The full moon hid behind the clouds Saturday at the end of an amazing night of sprint car racing at Plymouth Dirt Track (PDTR). After losing two consecutive shows to rain, the Bumper to Bumper IRA Outlaw Sprint Series found the third time the charm on their first annual visit to the former home of so many of their racers. This time they would find the oval a bit longer, high banking in the turns, bleachers in the back pits and a new catch fence. The fencing passed the acid test, catching and returning several racers safely. The rapt audience watched and waited for the drivers to climb out of their mangled mounts, gratefully applauding them with relief.
The full house arrived early for the night of sprint car racing, cheering their favorites all night. Brian Kristan was the fourth IRA qualifier, posting the fastest lap of the field Saturday. The second heat began with Ken Jay Fiedler the first to test the new fencing, returning to the pits before quickly climbing into his 360 sprint car for the next division’s heat only two races later. The IRA heats were won by Steve Meyer, Ben Schmidt and Dave Uttech, and the first fifteen cars were set into the feature. The B main completed two laps when suddenly Dennis Spitz and Allen Hafford got airborne, but both climbed out unhurt. Scott Uttech led the seven transferees in the reduced field before the feature invert was set.
As luck would have it, the front row of the 30-lap main contained the top two championship contenders, Phillip Mock and defending champion Billy Balog. The other twenty hopefuls could only follow. Behind the pair were Blake Nimee, Bill Rose, Dave Uttech, Schmidt, Meyer and Wayne Modjeski. The 22 winged machines gathered four abreast to the cheers of the crowd before settling into race mode. All eyes were on the front row as they approached the starting cone. Balog only had once chance to beat Mock and took it, vaulting ahead at the green flag. One could say Balog never looked back, but in fact he did, seeing his top rival still there at the end.
Beginning to lap the back of the field on the fifth circuits, Balog couldn’t shake Mock as the race came to the closing laps. With six circuits remaining Schmidt got airborne and Dave Uttech stopped nearby as the red flag came out again. Schmidt became the third and final one out of the race before the end. The safety crew worked overtime Saturday, clearing the track once again. It was confusing to see the lapped cars posted on the scoreboard along with the leaders, reflecting the order on the track instead of the actual leaders. Balog had to keep Mock behind him one more time at the green flag, and the field roared ahead to the finish line without delay. Only ten cars were on the lead lap at the end, Balog and Mock followed by Jordan Goldsberry, Rose and Meyer.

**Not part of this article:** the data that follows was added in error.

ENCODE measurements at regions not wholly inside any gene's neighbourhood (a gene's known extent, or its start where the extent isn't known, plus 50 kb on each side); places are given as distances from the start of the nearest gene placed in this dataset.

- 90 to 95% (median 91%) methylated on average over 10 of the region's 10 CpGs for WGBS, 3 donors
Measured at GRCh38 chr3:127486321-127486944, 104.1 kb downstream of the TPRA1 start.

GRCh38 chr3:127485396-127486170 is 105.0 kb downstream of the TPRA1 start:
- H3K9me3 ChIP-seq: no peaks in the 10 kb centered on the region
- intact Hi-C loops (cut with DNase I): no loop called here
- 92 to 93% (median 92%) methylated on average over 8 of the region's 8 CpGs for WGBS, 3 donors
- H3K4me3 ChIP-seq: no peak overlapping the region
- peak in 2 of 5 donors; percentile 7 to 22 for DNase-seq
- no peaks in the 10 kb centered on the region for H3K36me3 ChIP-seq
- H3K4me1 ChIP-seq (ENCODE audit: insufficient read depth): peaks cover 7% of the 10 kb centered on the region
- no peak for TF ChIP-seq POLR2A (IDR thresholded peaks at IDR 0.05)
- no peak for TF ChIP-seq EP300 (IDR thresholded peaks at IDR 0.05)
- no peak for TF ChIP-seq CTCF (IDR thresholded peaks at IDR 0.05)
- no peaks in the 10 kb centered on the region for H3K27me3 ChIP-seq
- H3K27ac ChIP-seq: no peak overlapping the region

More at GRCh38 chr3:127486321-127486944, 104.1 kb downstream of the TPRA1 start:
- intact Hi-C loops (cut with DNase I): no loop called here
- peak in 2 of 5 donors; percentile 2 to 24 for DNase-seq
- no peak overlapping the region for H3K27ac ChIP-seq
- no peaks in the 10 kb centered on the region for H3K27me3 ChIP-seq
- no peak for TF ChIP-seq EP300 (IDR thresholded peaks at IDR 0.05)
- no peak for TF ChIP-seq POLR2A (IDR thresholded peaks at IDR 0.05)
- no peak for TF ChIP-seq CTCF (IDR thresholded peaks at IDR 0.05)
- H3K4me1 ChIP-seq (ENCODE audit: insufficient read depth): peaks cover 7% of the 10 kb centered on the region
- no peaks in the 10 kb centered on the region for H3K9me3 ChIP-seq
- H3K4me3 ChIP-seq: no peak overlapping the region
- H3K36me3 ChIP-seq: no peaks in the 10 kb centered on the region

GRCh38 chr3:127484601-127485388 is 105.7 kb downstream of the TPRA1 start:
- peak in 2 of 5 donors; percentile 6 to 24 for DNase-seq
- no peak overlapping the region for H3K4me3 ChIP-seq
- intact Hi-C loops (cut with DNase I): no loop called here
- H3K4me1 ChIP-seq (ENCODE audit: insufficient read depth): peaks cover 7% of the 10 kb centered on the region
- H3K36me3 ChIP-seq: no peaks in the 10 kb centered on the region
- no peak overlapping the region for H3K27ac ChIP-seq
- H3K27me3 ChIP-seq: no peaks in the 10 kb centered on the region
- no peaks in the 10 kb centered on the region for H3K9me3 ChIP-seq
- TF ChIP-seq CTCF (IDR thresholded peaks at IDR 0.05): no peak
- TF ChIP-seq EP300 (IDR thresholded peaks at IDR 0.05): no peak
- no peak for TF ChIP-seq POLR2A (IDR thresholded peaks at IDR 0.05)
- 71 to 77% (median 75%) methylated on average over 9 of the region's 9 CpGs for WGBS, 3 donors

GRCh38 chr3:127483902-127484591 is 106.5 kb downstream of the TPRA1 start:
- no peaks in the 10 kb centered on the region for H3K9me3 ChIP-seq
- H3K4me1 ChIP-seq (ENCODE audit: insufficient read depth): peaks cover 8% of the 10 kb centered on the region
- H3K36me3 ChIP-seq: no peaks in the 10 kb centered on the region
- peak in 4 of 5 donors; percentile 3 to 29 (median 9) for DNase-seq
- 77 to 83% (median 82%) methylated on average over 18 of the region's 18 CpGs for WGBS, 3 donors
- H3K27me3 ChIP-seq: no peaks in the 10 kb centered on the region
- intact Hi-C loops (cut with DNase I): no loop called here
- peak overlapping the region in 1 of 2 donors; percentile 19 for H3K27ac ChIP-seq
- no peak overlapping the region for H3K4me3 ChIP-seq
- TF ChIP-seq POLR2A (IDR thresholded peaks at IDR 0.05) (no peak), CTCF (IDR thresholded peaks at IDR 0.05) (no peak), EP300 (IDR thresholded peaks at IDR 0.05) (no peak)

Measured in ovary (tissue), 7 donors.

Balog wasn’t sure starting in the front row would be a good thing on the newly-configured track, happily notching his third consecutive win of the season. Balog stated, “I was lapping cars and I looked up on the red and saw Phillip was there behind me. I got a little bit nervous.” Asked about his first time on the new surface, Balog claimed, “We didn’t change too much. The track isn’t that much different.” Mock talked about his experience, “When he (Balog) got the jump on me I got up on top to try to catch him. He’s just so good. We’re not changing the car much at all,” stating he now changes his driving more than changing his setup. Goldberry was very happy, declaring, “I really didn’t realize we were third. There were so many lapped ones in there.”
More than thirty 360 sprints put on their own spectacular, beginning with drawing for heat positions. Passing points would take the top sixteen cars for the main before two B mains completed the field. The first heat was halfway done when Dannon Tessmer’s car flipped in the air, but the driver was okay. Travis Luedke Donny Goeden, Paul Pokorski and Doug Wondra were the heat winners, with Randy Sippel and Al Schlafer winning the B mains. Schlafer had the honor of setting a new race record as well. The field of 22 cars gathered four wide and rolled along to the waves of the crowd before getting to work in their 25-lap feature.
After the random inversion it was Chris Clayton and Josh Walter pacing the pack, followed by Goeden, Jason Johnson, Luedke, Brandon McMullen, Paul Pokorski and Danny Schlafer. Clayton launched ahead at the green flag and left the rest to solve their own problems, but Walter’s car got sideways to bring out the only caution of the race on the eighth circuit. Again Clayton led the way and Goeden challenged in the high groove for many laps before settling into the bottom behind the leader. Goeden saw a bit of an opening inside Clayton late in the race, and used it to forge ahead with six laps remaining. Meanwhile, all eyes were on Danny Schlafer, riding the high line and gaining on the frontrunners to challenge for the win. Schlafer had to settle for second, with Clayton, Luedke and Johnson rounding out the top five.
Goeden did not drive to victory lane, instead parking in front of the grandstands to the cheers of the crowd. His third win in the Bob Hood mount in four races, Goeden was asked if the outer lane was not working for him. The winner replied, “I was just being patient. I was just running the outside. My family and friends are here in turn one. This one’s for them.”
Just after 10:30 the show was complete in the chilly air. The third time was the charm for the IRA traveling troupe as Balog and Goeden matched it with their third wins of the season. Generations of racers and fans from several states left PDTR knowing they had seen the best. One lucky person left much richer when his 50/50 ticket was worth $1740. The rest of us were richer at seeing what transpired.
(Editors Note: Fay Hendricks is a long-time racing columnist and periodically will share her racing stories on Speed 51.) Photo Credit: Fay Hendricks.